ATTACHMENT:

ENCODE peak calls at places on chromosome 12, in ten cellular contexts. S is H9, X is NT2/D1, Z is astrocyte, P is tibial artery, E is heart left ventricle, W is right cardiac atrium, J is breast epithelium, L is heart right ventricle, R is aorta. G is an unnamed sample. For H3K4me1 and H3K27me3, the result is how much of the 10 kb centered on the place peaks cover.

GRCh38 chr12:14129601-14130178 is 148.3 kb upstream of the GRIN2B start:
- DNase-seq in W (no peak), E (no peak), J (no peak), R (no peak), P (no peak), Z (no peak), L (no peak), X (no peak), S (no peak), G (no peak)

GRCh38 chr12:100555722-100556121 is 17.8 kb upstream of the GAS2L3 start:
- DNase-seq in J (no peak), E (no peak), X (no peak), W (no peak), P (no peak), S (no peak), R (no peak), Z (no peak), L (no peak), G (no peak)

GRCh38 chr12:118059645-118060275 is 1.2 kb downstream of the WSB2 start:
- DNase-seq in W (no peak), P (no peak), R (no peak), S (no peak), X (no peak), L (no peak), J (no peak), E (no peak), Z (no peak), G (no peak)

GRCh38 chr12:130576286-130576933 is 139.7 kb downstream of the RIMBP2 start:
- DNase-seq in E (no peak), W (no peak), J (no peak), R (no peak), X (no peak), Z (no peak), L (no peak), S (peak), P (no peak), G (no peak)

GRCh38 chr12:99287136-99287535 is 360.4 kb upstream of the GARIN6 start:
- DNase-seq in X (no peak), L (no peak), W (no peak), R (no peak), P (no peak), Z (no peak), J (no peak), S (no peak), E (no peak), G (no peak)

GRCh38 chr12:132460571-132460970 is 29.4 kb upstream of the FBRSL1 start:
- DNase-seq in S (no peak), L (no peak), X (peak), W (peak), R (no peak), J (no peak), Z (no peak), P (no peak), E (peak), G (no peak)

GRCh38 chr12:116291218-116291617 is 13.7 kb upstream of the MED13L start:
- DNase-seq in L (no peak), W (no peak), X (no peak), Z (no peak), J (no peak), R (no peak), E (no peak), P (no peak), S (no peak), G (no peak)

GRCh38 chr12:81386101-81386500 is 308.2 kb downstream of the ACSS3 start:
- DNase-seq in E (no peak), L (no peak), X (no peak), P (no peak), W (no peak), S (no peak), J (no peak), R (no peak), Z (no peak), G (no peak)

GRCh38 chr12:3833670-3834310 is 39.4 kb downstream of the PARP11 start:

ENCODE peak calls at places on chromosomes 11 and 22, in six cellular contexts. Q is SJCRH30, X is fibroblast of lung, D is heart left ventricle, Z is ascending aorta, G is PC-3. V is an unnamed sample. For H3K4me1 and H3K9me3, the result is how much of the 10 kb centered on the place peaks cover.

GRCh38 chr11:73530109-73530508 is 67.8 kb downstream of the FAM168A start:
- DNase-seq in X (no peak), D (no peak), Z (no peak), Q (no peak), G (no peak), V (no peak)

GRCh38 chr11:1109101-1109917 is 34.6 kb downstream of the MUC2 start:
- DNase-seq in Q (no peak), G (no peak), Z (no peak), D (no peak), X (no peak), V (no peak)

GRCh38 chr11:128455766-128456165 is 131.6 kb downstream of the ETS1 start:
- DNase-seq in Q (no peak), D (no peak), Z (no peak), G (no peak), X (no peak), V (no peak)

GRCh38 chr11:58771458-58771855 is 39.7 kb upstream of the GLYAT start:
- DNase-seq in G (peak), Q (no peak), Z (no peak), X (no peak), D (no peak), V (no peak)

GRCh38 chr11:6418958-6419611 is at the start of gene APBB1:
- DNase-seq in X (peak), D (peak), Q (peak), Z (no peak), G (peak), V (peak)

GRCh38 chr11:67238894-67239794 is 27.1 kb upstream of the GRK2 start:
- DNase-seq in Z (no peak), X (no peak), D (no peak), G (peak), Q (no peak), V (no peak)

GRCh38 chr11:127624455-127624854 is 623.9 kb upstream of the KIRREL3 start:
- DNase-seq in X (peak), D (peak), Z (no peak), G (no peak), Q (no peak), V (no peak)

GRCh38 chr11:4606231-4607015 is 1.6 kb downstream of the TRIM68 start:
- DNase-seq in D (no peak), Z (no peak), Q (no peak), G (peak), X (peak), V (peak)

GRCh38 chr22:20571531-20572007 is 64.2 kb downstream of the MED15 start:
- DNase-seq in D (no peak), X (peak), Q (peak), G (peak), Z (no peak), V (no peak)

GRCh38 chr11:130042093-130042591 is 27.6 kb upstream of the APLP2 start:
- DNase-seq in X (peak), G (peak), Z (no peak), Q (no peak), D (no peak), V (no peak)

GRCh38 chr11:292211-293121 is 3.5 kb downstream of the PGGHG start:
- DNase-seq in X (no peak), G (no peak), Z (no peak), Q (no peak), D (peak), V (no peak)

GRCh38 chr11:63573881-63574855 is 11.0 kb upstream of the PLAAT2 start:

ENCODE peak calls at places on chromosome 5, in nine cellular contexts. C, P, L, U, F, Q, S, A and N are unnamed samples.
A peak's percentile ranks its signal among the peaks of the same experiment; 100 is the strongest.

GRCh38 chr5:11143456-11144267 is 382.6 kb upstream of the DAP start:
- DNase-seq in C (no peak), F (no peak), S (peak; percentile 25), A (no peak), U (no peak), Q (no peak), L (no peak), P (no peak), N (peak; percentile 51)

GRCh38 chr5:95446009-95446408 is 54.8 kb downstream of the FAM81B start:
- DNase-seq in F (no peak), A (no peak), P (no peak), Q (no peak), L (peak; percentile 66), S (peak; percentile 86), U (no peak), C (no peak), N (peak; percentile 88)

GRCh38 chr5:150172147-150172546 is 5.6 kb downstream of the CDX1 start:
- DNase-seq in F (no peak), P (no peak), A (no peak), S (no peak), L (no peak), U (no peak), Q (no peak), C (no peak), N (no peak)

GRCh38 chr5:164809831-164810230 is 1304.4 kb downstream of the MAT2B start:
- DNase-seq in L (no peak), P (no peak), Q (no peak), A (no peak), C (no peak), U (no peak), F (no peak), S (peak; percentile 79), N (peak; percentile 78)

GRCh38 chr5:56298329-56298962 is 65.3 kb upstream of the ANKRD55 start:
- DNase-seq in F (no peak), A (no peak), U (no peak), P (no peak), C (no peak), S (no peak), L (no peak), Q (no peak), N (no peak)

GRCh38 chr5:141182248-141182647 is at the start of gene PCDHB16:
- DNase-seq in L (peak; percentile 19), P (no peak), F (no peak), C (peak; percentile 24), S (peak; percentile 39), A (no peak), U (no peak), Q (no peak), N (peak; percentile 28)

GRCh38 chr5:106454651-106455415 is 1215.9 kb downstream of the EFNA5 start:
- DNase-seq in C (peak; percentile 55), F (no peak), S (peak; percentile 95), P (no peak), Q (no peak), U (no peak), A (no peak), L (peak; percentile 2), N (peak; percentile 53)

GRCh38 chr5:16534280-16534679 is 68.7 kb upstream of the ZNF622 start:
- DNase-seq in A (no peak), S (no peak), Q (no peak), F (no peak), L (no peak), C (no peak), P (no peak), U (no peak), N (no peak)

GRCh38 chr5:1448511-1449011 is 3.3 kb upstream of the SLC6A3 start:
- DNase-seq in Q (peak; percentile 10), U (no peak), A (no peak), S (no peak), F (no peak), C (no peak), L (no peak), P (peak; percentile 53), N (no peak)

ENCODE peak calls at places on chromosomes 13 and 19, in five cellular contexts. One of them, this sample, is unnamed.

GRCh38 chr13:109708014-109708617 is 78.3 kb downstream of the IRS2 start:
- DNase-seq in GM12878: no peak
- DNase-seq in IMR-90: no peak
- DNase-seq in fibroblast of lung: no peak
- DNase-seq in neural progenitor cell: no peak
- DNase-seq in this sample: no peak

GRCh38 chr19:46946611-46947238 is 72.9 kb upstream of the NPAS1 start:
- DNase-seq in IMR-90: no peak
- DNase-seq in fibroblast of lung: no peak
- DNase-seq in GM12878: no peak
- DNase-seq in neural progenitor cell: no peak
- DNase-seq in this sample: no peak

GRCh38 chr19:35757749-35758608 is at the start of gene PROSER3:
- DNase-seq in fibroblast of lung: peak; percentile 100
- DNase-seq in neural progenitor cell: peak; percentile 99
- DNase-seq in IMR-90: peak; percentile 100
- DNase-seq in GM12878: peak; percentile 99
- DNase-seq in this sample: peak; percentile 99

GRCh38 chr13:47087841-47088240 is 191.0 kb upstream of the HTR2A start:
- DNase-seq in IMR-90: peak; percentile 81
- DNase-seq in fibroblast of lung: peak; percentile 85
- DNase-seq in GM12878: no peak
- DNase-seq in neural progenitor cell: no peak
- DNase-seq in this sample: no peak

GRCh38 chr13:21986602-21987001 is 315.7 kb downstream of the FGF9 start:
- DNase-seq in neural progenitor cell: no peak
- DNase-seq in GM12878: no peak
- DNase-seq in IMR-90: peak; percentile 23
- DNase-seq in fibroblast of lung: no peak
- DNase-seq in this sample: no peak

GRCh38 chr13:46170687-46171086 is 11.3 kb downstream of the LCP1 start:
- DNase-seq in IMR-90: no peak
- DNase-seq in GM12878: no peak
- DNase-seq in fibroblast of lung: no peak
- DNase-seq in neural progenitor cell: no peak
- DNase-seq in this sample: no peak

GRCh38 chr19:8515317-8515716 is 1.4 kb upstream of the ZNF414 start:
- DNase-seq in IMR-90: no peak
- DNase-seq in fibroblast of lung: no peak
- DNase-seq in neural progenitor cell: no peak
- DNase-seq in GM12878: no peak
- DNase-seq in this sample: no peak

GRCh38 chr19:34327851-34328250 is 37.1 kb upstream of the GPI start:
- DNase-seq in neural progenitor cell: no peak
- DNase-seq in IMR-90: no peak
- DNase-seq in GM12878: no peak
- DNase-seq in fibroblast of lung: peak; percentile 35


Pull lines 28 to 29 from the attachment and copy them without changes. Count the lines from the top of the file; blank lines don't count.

GRCh38 chr11:6418958-6419611 is at the start of gene APBB1:
- DNase-seq in X (peak), D (peak), Q (peak), Z (no peak), G (peak), V (peak)